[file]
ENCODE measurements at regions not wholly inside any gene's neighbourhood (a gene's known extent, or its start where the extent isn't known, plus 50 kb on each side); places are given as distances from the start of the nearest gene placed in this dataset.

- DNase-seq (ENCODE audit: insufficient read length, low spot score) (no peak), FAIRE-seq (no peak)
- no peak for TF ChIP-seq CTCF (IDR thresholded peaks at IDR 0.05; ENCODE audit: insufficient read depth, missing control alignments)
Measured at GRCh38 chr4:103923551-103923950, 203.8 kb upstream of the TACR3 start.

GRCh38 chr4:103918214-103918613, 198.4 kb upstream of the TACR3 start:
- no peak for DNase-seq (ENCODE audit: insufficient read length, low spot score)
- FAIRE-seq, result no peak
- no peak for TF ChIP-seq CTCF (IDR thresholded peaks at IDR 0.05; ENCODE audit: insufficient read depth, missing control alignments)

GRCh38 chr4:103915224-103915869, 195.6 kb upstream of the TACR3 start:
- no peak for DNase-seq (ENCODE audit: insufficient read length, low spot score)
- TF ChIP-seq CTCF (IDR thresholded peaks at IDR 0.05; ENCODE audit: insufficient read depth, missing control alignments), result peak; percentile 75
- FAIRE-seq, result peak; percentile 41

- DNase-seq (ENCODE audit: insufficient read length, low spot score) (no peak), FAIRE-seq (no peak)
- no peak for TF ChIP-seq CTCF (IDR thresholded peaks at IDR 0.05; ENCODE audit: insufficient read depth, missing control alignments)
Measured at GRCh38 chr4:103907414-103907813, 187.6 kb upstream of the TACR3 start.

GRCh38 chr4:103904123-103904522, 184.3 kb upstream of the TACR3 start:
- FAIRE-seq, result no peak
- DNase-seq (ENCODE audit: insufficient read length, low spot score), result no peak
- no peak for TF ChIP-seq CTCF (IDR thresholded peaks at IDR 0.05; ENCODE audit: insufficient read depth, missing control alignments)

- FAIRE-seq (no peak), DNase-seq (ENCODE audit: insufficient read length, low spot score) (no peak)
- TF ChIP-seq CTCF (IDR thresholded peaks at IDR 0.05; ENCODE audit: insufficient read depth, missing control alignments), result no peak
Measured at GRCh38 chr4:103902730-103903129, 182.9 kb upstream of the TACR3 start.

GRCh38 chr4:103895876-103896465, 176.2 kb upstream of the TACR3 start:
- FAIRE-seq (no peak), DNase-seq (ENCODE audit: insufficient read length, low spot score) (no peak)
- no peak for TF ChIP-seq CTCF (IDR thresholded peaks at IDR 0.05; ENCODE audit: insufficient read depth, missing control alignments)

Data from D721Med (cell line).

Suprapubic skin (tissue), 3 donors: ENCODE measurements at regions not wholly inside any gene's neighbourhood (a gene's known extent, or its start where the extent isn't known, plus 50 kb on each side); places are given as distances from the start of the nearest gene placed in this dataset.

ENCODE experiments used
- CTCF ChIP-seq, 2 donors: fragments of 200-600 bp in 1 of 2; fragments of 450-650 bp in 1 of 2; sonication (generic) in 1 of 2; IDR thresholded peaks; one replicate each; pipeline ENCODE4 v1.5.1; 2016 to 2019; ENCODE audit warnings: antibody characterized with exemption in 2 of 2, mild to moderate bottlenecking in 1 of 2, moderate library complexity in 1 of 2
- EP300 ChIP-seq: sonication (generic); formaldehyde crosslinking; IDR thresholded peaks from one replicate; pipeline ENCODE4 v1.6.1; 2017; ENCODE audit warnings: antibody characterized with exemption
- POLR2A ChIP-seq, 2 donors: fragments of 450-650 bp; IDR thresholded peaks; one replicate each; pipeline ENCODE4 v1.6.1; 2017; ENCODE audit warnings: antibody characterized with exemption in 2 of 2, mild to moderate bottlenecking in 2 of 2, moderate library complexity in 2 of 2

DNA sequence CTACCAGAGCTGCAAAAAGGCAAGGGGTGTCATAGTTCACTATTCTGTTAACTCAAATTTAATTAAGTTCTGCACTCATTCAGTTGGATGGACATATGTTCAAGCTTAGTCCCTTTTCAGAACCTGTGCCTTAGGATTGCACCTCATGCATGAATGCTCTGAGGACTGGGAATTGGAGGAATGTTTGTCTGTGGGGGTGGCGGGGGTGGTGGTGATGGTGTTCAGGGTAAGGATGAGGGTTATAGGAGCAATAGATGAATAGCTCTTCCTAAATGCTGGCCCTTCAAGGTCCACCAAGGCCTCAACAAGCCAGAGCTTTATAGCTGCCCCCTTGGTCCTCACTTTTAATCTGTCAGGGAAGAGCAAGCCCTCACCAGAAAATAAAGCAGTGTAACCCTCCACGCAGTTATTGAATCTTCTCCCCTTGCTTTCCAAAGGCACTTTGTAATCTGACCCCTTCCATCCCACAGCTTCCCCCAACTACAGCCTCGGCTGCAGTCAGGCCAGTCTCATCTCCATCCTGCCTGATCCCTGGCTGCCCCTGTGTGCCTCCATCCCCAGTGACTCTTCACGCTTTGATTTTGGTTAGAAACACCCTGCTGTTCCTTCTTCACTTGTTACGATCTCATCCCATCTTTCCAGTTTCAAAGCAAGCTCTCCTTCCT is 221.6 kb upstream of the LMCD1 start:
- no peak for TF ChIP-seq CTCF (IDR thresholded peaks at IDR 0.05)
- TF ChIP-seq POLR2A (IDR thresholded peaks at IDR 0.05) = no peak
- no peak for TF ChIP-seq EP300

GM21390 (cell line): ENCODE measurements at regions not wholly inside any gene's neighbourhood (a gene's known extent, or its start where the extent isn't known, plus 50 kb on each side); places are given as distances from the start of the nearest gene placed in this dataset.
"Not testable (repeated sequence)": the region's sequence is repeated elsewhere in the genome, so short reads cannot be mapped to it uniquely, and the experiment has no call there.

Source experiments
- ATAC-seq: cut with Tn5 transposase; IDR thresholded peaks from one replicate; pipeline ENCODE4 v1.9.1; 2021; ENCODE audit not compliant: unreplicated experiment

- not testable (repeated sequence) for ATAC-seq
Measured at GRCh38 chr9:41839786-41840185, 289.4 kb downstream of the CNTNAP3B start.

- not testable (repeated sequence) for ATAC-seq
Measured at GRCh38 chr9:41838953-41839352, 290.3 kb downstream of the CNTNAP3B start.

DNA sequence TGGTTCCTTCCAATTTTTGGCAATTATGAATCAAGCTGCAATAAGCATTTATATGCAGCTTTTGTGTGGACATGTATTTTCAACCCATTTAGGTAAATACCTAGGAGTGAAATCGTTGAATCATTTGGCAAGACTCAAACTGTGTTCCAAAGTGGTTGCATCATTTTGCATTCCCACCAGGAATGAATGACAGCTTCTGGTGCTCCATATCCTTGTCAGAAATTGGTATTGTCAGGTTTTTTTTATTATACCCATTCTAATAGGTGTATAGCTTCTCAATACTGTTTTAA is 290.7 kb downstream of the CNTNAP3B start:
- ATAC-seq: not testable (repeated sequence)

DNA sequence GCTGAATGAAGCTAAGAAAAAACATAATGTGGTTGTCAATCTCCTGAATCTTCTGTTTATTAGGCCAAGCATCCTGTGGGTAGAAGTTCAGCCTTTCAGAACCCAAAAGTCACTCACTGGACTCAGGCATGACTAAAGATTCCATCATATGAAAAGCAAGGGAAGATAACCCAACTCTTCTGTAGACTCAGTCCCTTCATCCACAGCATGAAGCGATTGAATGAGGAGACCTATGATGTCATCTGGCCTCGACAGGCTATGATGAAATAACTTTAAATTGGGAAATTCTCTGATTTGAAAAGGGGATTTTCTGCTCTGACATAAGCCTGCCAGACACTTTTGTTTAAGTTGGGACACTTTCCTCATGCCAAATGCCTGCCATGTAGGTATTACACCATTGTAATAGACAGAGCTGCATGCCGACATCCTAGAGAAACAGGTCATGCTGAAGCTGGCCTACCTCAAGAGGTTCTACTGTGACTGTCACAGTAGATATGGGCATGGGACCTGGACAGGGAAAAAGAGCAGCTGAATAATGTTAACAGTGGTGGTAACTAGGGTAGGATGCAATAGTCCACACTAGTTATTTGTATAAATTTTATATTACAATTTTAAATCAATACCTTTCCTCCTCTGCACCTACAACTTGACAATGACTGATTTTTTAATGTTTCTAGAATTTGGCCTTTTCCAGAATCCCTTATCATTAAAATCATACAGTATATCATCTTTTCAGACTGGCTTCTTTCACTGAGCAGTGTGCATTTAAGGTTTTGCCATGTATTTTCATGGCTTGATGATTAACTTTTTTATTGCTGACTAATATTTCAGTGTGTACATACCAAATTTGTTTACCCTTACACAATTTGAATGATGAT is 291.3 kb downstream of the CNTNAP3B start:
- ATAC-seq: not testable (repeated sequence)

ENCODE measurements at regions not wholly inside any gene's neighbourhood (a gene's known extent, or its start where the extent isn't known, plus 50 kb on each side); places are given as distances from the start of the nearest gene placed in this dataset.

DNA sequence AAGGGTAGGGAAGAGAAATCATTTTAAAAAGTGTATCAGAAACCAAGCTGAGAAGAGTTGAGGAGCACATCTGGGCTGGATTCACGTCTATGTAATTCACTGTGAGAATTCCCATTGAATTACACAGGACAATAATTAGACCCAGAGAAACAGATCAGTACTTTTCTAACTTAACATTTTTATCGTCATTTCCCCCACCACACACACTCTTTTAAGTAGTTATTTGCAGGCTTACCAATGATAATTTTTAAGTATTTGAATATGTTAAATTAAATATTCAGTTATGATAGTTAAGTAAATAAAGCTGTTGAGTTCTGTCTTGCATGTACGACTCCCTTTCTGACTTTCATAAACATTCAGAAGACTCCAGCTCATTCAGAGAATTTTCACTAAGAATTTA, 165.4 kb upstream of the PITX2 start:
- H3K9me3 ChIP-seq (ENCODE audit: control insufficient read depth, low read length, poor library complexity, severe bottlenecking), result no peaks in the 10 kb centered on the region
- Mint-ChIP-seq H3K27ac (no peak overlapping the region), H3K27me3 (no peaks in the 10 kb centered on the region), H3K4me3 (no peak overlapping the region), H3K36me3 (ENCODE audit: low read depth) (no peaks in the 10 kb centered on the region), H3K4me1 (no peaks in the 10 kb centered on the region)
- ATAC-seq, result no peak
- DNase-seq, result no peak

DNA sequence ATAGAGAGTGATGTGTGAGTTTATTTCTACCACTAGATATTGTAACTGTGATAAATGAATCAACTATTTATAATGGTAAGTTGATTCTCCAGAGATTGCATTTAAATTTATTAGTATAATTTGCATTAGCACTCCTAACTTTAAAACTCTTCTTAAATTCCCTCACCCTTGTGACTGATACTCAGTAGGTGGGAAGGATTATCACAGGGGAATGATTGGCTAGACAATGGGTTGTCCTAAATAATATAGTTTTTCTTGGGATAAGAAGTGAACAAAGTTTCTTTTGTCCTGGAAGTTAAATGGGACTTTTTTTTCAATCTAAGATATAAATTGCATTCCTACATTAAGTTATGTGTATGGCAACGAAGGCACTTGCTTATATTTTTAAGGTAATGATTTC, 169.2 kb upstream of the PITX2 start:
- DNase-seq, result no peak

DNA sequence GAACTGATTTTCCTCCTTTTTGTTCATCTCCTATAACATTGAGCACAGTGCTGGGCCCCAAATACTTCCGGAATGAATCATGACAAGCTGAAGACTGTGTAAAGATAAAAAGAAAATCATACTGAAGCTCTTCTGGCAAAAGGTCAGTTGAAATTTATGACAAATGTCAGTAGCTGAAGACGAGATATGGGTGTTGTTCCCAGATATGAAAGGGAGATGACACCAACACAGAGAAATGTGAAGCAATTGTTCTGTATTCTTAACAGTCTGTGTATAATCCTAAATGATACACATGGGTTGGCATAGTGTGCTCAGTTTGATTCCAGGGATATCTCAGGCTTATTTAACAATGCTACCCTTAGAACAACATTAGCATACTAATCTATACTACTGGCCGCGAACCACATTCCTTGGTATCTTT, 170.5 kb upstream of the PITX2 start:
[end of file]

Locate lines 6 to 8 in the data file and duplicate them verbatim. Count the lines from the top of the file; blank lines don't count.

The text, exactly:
- no peak for DNase-seq (ENCODE audit: insufficient read length, low spot score)
- FAIRE-seq, result no peak
- no peak for TF ChIP-seq CTCF (IDR thresholded peaks at IDR 0.05; ENCODE audit: insufficient read depth, missing control alignments)